Review: Apple iPad Mini with Retina Display

Recommended
Review: Apple iPad Mini with Retina Display
Rating
Overall:

Pricey, but just about the best tablet on the market.

Performance:
6
Features & Design:
5
Value for Money:
4
Price
$479 AUD 16GB Wi-fi
$629 AUD 16GB Wi-fi + 4G
> Pricing info
Specs
1.3GHz Apple A7 • 1GB RAM • 16/32/64/128GB storage • 7.9in 1536 x 2048 display • dual-band 802.11n Wi-Fi • Bluetooth 4 • optional 4G • iOS 7.0.4 • Lightning connector • 1yr RTB warranty • 200 x 135 x 7.5mm (WDH) • Wi-Fi, 331g; 4G, 341g

Apple upgrades its iPad mini with a Retina display and new processor – a superb, if pricey, tablet.

After the fanfare that heralded the new iPad Air, Apple was rather less effusive about the new, upgraded edition of its compact tablet – the iPad mini with Retina display. Yet, while it shares the same body as last year’s model (which remains on sale at the lower price of $349), there’s plenty to get excited about.

From a distance, you’d be hard-pressed to distinguish the new model from the old. Place the two generations of iPad mini side by side, however, and it’s possible to note that the new model is just a hair thicker – 7.5mm to the previous model’s 7.2mm. It’s put on a few grams, too, with the Wi-Fi model weighing 331g, and the 4G model, 341g; last year’s Wi-Fi-equipped iPad mini weighed 308g, and the 3G model was 312g.

It’s all change beneath the iPad mini’s familiar brushed-metal body. Apple has replaced the 768 x 1024 display of the previous model with a 1536 x 2048 panel, and it’s a very welcome sight. You can wave goodbye to the slightly rough, pixellated look of the original. Cramming such a high resolution into a 7.9in panel makes for a crystal-clear pixel density of 326ppi, and the maximum brightness of 396cd/m2 and contrast ratio of 792:1 are respectable results, too.

More crucially, though, Apple has done more than simply pack in four times the pixels; the panel is now more colour-accurate. The colour temperature is just short of a perfect 6500K, where the previous model measured a slightly warmer, ruddier 6176K. As a result, images look noticeably more natural; skin tones more lifelike; and black-and-white images are completely tint-free. The only issue is that colour reproduction isn’t as rich and punchy as the iPad Air.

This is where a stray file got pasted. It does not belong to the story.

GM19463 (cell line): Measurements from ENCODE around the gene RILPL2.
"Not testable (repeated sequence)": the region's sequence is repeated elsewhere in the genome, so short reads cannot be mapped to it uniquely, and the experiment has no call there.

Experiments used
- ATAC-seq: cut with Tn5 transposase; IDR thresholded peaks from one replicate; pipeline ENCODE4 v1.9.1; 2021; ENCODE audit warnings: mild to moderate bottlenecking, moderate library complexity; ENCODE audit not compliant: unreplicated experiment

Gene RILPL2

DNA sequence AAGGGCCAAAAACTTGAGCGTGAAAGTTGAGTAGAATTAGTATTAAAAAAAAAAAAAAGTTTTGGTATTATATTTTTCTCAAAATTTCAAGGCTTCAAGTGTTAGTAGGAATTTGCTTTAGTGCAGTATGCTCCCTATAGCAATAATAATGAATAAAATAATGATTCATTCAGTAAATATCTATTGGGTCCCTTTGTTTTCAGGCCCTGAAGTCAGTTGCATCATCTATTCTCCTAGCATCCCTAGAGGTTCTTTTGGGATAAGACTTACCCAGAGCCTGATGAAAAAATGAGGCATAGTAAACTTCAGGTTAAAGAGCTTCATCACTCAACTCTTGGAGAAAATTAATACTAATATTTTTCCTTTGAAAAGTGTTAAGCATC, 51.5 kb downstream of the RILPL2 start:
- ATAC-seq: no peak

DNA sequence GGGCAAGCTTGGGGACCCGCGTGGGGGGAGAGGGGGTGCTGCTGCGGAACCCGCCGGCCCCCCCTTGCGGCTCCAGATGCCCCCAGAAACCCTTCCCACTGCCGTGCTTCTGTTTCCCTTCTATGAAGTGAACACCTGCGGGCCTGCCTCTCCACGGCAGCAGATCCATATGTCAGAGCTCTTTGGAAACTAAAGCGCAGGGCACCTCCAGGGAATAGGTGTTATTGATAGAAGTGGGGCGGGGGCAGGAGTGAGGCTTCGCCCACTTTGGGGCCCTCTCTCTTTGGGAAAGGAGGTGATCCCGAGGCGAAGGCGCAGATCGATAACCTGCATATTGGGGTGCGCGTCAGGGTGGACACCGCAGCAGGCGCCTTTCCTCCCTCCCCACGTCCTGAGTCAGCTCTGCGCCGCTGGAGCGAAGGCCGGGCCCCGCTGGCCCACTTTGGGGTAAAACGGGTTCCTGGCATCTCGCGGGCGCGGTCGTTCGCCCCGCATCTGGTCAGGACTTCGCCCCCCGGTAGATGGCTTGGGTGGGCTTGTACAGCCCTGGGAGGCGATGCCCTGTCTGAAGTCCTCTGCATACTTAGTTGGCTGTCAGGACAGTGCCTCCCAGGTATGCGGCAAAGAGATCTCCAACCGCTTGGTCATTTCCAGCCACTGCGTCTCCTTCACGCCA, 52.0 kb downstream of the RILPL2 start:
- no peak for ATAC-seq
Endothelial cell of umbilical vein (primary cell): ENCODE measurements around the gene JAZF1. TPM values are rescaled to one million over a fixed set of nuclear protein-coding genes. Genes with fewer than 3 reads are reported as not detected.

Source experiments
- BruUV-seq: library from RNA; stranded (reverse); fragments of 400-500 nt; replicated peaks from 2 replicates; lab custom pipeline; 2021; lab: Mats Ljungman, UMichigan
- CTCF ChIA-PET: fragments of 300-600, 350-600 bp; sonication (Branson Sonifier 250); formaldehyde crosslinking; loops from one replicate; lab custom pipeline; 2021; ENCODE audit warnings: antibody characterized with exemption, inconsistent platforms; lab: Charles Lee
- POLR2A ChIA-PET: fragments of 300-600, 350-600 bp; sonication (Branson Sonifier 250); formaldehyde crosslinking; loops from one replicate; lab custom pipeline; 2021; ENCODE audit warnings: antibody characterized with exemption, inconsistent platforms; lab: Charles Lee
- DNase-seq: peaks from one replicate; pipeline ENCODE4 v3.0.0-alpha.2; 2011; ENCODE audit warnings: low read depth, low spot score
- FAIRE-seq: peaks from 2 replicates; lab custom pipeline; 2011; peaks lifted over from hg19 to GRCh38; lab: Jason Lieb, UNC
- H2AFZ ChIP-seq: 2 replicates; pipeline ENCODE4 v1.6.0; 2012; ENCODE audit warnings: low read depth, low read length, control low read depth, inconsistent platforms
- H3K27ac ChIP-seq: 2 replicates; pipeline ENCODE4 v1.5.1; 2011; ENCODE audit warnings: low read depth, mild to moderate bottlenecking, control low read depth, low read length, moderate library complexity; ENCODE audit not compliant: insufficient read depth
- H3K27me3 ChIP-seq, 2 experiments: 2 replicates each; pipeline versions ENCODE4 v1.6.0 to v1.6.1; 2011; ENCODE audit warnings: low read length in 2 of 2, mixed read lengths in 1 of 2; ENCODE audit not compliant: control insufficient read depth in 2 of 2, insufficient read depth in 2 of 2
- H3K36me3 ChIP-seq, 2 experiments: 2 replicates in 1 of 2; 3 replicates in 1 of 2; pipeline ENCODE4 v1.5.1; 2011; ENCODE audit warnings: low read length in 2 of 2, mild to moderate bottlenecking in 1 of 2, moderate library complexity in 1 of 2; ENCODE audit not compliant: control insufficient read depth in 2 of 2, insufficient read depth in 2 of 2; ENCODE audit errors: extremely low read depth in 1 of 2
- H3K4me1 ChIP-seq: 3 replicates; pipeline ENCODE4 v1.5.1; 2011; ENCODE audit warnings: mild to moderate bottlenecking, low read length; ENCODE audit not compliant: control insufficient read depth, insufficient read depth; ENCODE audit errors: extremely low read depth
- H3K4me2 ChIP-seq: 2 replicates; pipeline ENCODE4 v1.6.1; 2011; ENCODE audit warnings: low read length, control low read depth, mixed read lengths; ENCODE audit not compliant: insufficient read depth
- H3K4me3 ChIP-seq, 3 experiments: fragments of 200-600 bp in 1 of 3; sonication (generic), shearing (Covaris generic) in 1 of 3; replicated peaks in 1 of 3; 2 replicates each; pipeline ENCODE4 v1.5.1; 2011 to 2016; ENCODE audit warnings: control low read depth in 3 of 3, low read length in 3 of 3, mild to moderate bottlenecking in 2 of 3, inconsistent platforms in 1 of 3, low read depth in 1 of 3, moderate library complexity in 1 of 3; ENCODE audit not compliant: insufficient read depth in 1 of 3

Behind the Retina display, Apple’s new 64-bit A7 chip now powers the whole show. It’s clocked at 1.3GHz, a little slower than the 1.4GHz chip in the iPad Air, but it’s still blisteringly fast. We recorded a SunSpider result of 418ms, almost three times faster than both its predecessor (which took 1293ms), and well ahead of any of its Android rivals. In fact, it was only narrowly behind its larger sibling in all of our benchmark tests, and gaming power is identical: the iPad mini eased to an average of 21fps in GFXBench’s demanding T-Rex HD test.

Despite the significant performance boost, battery life hasn’t suffered. With the screen dialled down to a brightness of 120cd/m2, the iPad mini survived our video-rundown test for 12hrs 17mins. That isn’t only significantly longer than Apple’s claimed ten hours, but also good enough to best the 11hrs 48mins of the Nexus 7 and put the new iPad mini significantly ahead of its predecessor – we re-ran the battery test on the original iPad mini after upgrading it to iOS 7.0.4, and it lasted 11hrs 16mins.

The addition of a second antenna and MIMO technology to the dual-band 802.11n networking is welcome, as is the debut of 4G support for the mobile broadband-equipped model. The absence of 802.11ac is a small niggle, but Bluetooth 4 still makes the cut. Apple has also tweaked the stereo speakers on the iPad mini’s bottom edge: the new speakers project a far richer, more detailed performance than the previous model.

The front-facing 1.2-megapixel and rear-facing 5-megapixel cameras are identical to those of the iPad Air. Working in tandem with the image-signal processor in the Apple A7 chip, the results mark an improvement on the original iPad mini, with better-quality images in low light, finer detail and fewer compression artefacts.

Apple has taken a great compact tablet and tweaked it to near perfection. The additional power makes iOS 7.0.4 feel supremely slick and responsive, and now that the excellent GarageBand, iPhoto and iMovie apps and the iWork suite are freely downloadable, the package is more alluring than ever.

But it’s expensive. The 16GB model costs $479, only $119 less than the iPad Air, and with no recourse to expand storage via a microSD card, we’d suggest that anything less than the $598 32GB model will soon start to feel very cramped indeed, especially once you’ve downloaded all the apps that come free of charge.

Other tablets are substantially cheaper, but the iPad mini is more powerful and longer-lasting, and the sheer quantity and quality of choice in the Apple App Store remain ahead of rival devices. If you can afford it, this is the best compact tablet going.  

This Review appeared in the April 2014 issue of PC & Tech Authority Magazine

Source: Copyright © PC & Tech Authority, nextmedia Pty Ltd Copyright © Alphr, Dennis Publishing

 
 

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